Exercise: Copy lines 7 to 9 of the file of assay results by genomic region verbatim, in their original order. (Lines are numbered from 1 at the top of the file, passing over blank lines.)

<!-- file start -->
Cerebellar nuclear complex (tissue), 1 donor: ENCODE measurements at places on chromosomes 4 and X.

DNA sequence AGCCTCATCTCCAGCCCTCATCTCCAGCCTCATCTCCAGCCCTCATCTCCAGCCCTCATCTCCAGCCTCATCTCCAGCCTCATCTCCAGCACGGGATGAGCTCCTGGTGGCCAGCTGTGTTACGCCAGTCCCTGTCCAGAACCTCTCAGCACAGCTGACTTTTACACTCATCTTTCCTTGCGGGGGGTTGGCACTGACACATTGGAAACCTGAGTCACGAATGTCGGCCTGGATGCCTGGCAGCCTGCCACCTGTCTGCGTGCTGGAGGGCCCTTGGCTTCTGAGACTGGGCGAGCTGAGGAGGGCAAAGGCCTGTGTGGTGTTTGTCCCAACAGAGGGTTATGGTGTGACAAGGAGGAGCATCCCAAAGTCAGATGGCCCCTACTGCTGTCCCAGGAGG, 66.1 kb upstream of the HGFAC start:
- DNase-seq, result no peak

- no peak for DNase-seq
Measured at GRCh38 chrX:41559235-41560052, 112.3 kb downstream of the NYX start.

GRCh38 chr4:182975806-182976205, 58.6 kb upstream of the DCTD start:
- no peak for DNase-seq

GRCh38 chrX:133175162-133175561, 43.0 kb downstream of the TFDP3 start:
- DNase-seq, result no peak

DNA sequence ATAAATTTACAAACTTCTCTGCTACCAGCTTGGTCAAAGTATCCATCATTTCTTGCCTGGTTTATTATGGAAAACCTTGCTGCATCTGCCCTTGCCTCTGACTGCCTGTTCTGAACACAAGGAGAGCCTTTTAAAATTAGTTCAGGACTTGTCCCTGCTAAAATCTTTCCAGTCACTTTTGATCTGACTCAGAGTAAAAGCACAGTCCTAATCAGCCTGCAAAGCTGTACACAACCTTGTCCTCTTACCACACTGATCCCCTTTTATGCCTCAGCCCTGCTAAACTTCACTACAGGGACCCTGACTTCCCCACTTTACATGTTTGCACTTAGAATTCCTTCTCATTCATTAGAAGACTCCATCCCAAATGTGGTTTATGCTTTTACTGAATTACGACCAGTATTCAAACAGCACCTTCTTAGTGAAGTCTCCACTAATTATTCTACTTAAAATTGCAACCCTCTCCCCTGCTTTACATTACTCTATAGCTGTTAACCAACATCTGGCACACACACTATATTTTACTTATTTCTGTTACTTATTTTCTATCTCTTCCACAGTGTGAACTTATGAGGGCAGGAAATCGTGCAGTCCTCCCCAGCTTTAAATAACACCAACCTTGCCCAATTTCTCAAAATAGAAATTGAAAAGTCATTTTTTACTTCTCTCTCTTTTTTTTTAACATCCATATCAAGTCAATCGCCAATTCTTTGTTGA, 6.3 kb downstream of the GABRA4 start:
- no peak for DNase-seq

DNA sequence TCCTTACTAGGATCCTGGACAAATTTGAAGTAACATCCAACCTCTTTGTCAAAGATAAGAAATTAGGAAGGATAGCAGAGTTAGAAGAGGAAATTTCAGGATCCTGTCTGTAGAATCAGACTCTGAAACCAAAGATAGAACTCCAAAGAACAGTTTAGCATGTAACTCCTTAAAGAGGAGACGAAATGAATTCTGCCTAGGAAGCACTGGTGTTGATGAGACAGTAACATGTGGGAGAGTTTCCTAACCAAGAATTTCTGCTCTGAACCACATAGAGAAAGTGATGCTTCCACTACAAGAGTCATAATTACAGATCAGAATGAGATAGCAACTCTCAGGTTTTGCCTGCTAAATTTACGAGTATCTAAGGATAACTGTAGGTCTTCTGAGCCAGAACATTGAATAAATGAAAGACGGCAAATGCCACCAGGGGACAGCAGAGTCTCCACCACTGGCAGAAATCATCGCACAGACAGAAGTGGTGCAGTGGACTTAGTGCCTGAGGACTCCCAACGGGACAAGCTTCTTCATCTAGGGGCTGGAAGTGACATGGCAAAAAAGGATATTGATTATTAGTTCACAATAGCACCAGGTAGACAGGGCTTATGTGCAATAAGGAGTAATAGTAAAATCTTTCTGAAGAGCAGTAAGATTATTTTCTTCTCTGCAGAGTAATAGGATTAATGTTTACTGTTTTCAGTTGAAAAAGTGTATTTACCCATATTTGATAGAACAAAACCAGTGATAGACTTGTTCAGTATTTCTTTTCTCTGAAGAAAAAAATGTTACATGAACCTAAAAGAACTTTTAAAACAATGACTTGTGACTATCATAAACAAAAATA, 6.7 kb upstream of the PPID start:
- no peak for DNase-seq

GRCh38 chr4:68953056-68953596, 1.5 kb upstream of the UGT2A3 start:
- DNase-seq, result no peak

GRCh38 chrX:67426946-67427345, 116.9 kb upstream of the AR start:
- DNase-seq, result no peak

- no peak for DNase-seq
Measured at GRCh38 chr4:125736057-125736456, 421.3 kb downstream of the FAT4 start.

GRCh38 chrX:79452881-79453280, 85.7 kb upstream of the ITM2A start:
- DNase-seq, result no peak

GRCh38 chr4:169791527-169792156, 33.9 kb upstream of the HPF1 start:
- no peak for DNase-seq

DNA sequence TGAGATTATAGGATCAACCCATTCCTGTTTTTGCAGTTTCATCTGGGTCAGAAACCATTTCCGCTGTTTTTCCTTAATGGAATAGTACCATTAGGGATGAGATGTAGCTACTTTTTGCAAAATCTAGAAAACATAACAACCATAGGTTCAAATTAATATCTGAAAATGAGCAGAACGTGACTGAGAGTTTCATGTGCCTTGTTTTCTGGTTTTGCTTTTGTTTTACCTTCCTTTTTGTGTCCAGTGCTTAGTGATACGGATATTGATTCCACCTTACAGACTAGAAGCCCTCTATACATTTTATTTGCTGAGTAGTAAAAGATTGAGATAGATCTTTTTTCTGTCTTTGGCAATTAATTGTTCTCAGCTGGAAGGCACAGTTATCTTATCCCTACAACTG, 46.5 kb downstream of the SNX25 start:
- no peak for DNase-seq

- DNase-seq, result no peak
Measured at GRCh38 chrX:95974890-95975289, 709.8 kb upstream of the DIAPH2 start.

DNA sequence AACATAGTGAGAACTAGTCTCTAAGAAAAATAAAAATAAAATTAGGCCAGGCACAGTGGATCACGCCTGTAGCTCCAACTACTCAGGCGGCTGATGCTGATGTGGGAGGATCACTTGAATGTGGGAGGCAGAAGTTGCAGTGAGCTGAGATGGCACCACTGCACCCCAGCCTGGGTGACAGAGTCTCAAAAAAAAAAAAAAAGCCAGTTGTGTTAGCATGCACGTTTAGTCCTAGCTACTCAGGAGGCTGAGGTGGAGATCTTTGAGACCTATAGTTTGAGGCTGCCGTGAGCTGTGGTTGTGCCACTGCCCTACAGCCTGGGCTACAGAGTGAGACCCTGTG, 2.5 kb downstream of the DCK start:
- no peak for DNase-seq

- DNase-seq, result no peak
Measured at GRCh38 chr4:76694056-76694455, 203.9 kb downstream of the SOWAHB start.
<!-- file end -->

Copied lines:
- no peak for DNase-seq

GRCh38 chrX:133175162-133175561, 43.0 kb downstream of the TFDP3 start:
- DNase-seq, result no peak